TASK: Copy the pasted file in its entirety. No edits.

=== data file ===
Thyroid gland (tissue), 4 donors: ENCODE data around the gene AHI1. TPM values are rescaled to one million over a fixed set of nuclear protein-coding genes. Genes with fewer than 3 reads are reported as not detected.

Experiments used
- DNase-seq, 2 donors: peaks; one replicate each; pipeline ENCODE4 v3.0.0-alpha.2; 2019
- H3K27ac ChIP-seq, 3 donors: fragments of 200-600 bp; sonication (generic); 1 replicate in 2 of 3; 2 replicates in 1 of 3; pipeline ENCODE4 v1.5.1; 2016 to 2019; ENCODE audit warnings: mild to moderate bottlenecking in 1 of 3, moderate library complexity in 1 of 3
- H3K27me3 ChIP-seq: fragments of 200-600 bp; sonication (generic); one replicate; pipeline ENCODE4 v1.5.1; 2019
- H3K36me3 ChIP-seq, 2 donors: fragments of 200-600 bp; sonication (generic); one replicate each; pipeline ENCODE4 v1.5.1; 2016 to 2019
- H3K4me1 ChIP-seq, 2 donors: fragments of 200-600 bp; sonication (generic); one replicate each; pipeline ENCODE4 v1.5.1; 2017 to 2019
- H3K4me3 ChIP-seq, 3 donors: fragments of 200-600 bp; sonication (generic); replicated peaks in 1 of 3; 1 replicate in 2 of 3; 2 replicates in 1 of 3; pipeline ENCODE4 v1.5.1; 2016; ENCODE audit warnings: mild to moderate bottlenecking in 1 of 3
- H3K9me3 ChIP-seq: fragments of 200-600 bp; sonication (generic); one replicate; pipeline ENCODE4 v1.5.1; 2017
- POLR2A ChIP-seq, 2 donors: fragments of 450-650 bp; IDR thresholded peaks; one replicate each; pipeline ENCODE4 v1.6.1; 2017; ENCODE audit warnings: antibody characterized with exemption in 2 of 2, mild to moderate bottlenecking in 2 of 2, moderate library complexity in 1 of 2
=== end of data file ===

Thyroid gland (tissue), 4 donors: ENCODE data around the gene AHI1. TPM values are rescaled to one million over a fixed set of nuclear protein-coding genes. Genes with fewer than 3 reads are reported as not detected.

Experiments used
- DNase-seq, 2 donors: peaks; one replicate each; pipeline ENCODE4 v3.0.0-alpha.2; 2019
- H3K27ac ChIP-seq, 3 donors: fragments of 200-600 bp; sonication (generic); 1 replicate in 2 of 3; 2 replicates in 1 of 3; pipeline ENCODE4 v1.5.1; 2016 to 2019; ENCODE audit warnings: mild to moderate bottlenecking in 1 of 3, moderate library complexity in 1 of 3
- H3K27me3 ChIP-seq: fragments of 200-600 bp; sonication (generic); one replicate; pipeline ENCODE4 v1.5.1; 2019
- H3K36me3 ChIP-seq, 2 donors: fragments of 200-600 bp; sonication (generic); one replicate each; pipeline ENCODE4 v1.5.1; 2016 to 2019
- H3K4me1 ChIP-seq, 2 donors: fragments of 200-600 bp; sonication (generic); one replicate each; pipeline ENCODE4 v1.5.1; 2017 to 2019
- H3K4me3 ChIP-seq, 3 donors: fragments of 200-600 bp; sonication (generic); replicated peaks in 1 of 3; 1 replicate in 2 of 3; 2 replicates in 1 of 3; pipeline ENCODE4 v1.5.1; 2016; ENCODE audit warnings: mild to moderate bottlenecking in 1 of 3
- H3K9me3 ChIP-seq: fragments of 200-600 bp; sonication (generic); one replicate; pipeline ENCODE4 v1.5.1; 2017
- POLR2A ChIP-seq, 2 donors: fragments of 450-650 bp; IDR thresholded peaks; one replicate each; pipeline ENCODE4 v1.6.1; 2017; ENCODE audit warnings: antibody characterized with exemption in 2 of 2, mild to moderate bottlenecking in 2 of 2, moderate library complexity in 1 of 2